Virtual Cane for the Visually Impaired Presented at International Presidential Conference

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IMRIC and You

Sidney Slivko

Sidney Slivko Photo

I am a writer and teacher who has always had an interest in science. Well, science fiction, at any rate. Not the bug-eyed monster type, but the kind of sci-fi that speculated on what the world would look like 10, 20 or 100 years from now. Innovation and new ideas excite me, as do the changes they  bring to our lives, whether it's a new toy I've got to get, a new application I want to add to my laptop, a new puzzle to solve or a new food I haven't tasted yet.

IMRIC Researcher Dr. Amir Amedi
The device, developed by IMRIC researcher Dr. Amir Amedi and his team was presented for the first time at the Israeli Presidential Conference, which is held in collaboration with the Hebrew University of Jerusalem. 
Jerusalem, Israel, June 21, 2011 – Yissum Research Development Company Ltd., the technology transfer company of the Hebrew University of Jerusalem, presented today at the Israeli Presidential Conference, a virtual cane that will significantly improve the orientation and mobility of sight-impaired people. This new device can assist blind people in estimating the distance and height of various obstacles. The invention was registered as a patent by Yissum, which is now seeking strategic partners for further development.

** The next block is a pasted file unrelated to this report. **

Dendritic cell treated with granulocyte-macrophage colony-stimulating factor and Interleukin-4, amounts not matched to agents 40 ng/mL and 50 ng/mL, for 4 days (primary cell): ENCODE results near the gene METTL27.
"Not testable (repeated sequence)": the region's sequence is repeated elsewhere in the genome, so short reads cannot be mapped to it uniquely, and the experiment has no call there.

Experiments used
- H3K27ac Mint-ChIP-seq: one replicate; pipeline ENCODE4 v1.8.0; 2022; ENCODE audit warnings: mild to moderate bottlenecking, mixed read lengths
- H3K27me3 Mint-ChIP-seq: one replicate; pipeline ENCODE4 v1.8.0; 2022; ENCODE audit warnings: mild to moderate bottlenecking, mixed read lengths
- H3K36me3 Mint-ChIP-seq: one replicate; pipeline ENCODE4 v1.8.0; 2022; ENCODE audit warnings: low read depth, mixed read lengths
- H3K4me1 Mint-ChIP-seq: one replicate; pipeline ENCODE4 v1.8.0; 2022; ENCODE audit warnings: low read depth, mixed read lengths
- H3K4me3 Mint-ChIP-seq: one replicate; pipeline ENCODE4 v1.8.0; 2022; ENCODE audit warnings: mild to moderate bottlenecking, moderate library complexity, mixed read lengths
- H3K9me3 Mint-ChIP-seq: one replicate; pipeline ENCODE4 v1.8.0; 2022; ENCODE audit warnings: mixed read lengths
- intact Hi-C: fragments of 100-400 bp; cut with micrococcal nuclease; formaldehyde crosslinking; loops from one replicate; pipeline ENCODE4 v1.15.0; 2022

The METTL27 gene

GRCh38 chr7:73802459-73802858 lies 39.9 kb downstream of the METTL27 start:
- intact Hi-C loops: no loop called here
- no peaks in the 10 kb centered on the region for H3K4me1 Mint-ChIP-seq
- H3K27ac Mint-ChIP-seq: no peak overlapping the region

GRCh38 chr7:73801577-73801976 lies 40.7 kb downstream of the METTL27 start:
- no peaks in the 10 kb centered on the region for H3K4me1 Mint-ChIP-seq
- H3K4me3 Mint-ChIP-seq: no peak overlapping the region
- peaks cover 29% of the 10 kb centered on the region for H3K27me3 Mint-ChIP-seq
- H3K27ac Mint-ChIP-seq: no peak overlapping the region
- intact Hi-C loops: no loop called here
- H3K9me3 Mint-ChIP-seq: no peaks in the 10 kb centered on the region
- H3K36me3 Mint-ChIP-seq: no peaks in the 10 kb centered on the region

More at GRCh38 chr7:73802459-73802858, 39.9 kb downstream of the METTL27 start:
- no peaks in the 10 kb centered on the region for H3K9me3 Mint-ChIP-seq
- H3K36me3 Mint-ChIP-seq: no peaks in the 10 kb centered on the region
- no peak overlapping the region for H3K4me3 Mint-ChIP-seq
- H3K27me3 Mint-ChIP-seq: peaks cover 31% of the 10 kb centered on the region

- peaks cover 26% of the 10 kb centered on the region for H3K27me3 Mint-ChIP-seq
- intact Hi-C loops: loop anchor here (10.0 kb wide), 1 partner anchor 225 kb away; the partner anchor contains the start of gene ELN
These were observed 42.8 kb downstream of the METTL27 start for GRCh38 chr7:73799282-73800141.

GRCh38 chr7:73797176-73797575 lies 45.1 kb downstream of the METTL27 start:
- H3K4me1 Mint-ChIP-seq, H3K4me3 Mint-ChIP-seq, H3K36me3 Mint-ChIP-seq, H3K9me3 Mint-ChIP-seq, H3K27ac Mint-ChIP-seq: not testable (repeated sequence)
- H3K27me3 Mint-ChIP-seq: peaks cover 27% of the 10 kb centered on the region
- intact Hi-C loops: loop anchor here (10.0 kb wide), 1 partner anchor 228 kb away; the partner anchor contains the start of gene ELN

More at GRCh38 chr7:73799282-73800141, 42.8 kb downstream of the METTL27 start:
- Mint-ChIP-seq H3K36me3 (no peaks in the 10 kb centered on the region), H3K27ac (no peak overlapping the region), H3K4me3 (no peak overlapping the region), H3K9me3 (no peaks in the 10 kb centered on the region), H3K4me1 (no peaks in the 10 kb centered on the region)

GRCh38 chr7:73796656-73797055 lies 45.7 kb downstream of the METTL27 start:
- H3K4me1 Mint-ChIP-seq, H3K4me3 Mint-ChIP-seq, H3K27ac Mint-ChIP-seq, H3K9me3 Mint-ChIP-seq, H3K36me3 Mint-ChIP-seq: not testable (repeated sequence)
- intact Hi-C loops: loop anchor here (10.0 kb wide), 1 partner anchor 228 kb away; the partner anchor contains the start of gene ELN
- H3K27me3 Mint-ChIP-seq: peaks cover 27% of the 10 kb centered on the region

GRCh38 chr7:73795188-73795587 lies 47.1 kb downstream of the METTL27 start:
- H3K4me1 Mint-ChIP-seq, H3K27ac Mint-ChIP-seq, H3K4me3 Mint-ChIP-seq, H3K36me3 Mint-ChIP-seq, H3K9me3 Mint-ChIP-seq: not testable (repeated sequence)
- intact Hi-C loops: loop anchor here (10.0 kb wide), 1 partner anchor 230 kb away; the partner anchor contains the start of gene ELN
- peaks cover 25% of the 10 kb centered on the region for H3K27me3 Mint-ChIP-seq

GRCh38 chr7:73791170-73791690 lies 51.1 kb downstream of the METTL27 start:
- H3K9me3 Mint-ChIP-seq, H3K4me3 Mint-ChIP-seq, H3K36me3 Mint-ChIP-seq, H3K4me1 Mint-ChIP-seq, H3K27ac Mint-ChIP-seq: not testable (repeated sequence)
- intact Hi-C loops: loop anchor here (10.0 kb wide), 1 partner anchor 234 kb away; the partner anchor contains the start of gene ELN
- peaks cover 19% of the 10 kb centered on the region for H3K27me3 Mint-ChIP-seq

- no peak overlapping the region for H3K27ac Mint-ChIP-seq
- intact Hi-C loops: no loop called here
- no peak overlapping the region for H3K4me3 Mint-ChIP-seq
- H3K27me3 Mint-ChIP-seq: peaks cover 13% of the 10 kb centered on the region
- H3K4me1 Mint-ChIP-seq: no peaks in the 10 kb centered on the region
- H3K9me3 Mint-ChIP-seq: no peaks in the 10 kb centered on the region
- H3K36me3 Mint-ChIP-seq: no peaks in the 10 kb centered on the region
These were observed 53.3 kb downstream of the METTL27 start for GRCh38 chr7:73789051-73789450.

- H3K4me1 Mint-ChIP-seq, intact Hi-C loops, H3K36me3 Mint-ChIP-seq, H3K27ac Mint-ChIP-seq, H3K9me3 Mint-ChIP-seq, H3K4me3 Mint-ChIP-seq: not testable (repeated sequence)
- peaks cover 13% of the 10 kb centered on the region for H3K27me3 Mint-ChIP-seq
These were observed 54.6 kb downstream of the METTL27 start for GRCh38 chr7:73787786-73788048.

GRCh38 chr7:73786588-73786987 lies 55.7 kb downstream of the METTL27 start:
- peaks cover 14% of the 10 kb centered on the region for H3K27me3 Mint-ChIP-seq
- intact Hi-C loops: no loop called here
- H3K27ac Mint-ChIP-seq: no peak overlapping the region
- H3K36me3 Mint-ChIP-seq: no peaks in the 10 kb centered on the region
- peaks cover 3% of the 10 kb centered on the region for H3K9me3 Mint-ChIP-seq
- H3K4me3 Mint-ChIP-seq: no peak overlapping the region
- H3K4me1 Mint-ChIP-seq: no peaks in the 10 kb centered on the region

Dr. Amir Amedi from the Institute for Medical Research Israel-Canada (IMRIC) and at Edmond and Lily Safra Center for Brain Sciences (ELSC) at The Hebrew University of Jerusalem and his team recently developed a device to help in spatial navigation for the blind. The invention, which functions as a virtual flashlight, can replace or augment the classic white cane. The virtual cane emits a focused beam towards surrounding objects, and transmits the information to the user via a gentle vibration, similar to a cell phone vibration. The cane incorporates several sensors that estimate the distance between the user and the object it is pointed at. This allows the blind person to assess the height and distance of various objects, reconstruct an accurate image of the surroundings and navigate safely. The virtual cane is extremely small, easy to carry, accurate, can function for up to 12 hours and is easy to charge. Using the device is highly intuitive and can be learnt within a few minutes.
Researchers in Dr. Amedi's lab employ the virtual cane in various environments in order to study the brain, its flexibility and reorganization in blind people. For example, the researchers constructed a real maze that enables subjects to practice walking in changing environments and paths. To date, more than 10 subjects have already successfully navigated the maze, and after a very short practice period managed to completely avoid walls and obstacles.
Yaacov Michlin, CEO of Yissum said, "Dr. Amedi's promising invention can endow visually impaired people with the freedom to freely navigate in their surroundings without unintentionally bumping into or touching other people and thus has the potential to significantly enhance their quality of life."